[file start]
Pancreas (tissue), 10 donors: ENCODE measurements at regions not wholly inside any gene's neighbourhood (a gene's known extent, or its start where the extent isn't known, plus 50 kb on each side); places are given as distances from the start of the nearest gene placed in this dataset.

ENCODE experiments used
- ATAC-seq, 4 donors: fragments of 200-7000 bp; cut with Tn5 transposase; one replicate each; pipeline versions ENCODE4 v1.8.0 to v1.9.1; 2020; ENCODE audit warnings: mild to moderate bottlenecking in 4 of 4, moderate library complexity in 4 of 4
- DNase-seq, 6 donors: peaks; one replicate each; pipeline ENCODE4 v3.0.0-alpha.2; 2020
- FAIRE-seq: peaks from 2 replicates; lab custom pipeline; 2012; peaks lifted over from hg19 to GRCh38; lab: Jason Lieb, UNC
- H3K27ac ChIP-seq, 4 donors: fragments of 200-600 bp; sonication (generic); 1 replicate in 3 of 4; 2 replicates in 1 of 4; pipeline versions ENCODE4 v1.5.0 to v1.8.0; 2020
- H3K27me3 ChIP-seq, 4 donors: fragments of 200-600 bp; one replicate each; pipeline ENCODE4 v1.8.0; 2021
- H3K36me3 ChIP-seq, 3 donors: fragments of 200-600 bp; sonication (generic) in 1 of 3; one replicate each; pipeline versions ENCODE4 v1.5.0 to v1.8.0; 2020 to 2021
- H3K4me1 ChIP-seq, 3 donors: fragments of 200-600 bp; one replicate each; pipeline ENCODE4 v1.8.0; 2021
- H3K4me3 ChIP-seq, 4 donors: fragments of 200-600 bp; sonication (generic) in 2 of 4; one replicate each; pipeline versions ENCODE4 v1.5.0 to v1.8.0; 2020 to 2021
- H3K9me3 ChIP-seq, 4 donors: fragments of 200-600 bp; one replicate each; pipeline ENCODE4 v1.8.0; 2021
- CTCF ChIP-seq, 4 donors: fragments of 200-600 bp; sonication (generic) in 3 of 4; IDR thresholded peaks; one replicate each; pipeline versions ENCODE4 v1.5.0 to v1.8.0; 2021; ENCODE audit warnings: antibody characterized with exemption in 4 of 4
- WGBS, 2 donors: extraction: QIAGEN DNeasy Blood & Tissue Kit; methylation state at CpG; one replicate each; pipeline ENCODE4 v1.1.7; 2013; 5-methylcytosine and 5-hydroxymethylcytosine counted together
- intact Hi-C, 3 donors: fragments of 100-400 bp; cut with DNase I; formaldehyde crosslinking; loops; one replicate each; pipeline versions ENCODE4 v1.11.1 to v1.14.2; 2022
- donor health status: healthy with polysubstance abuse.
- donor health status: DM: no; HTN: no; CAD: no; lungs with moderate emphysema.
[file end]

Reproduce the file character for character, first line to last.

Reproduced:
Pancreas (tissue), 10 donors: ENCODE measurements at regions not wholly inside any gene's neighbourhood (a gene's known extent, or its start where the extent isn't known, plus 50 kb on each side); places are given as distances from the start of the nearest gene placed in this dataset.

ENCODE experiments used
- ATAC-seq, 4 donors: fragments of 200-7000 bp; cut with Tn5 transposase; one replicate each; pipeline versions ENCODE4 v1.8.0 to v1.9.1; 2020; ENCODE audit warnings: mild to moderate bottlenecking in 4 of 4, moderate library complexity in 4 of 4
- DNase-seq, 6 donors: peaks; one replicate each; pipeline ENCODE4 v3.0.0-alpha.2; 2020
- FAIRE-seq: peaks from 2 replicates; lab custom pipeline; 2012; peaks lifted over from hg19 to GRCh38; lab: Jason Lieb, UNC
- H3K27ac ChIP-seq, 4 donors: fragments of 200-600 bp; sonication (generic); 1 replicate in 3 of 4; 2 replicates in 1 of 4; pipeline versions ENCODE4 v1.5.0 to v1.8.0; 2020
- H3K27me3 ChIP-seq, 4 donors: fragments of 200-600 bp; one replicate each; pipeline ENCODE4 v1.8.0; 2021
- H3K36me3 ChIP-seq, 3 donors: fragments of 200-600 bp; sonication (generic) in 1 of 3; one replicate each; pipeline versions ENCODE4 v1.5.0 to v1.8.0; 2020 to 2021
- H3K4me1 ChIP-seq, 3 donors: fragments of 200-600 bp; one replicate each; pipeline ENCODE4 v1.8.0; 2021
- H3K4me3 ChIP-seq, 4 donors: fragments of 200-600 bp; sonication (generic) in 2 of 4; one replicate each; pipeline versions ENCODE4 v1.5.0 to v1.8.0; 2020 to 2021
- H3K9me3 ChIP-seq, 4 donors: fragments of 200-600 bp; one replicate each; pipeline ENCODE4 v1.8.0; 2021
- CTCF ChIP-seq, 4 donors: fragments of 200-600 bp; sonication (generic) in 3 of 4; IDR thresholded peaks; one replicate each; pipeline versions ENCODE4 v1.5.0 to v1.8.0; 2021; ENCODE audit warnings: antibody characterized with exemption in 4 of 4
- WGBS, 2 donors: extraction: QIAGEN DNeasy Blood & Tissue Kit; methylation state at CpG; one replicate each; pipeline ENCODE4 v1.1.7; 2013; 5-methylcytosine and 5-hydroxymethylcytosine counted together
- intact Hi-C, 3 donors: fragments of 100-400 bp; cut with DNase I; formaldehyde crosslinking; loops; one replicate each; pipeline versions ENCODE4 v1.11.1 to v1.14.2; 2022
- donor health status: healthy with polysubstance abuse.
- donor health status: DM: no; HTN: no; CAD: no; lungs with moderate emphysema.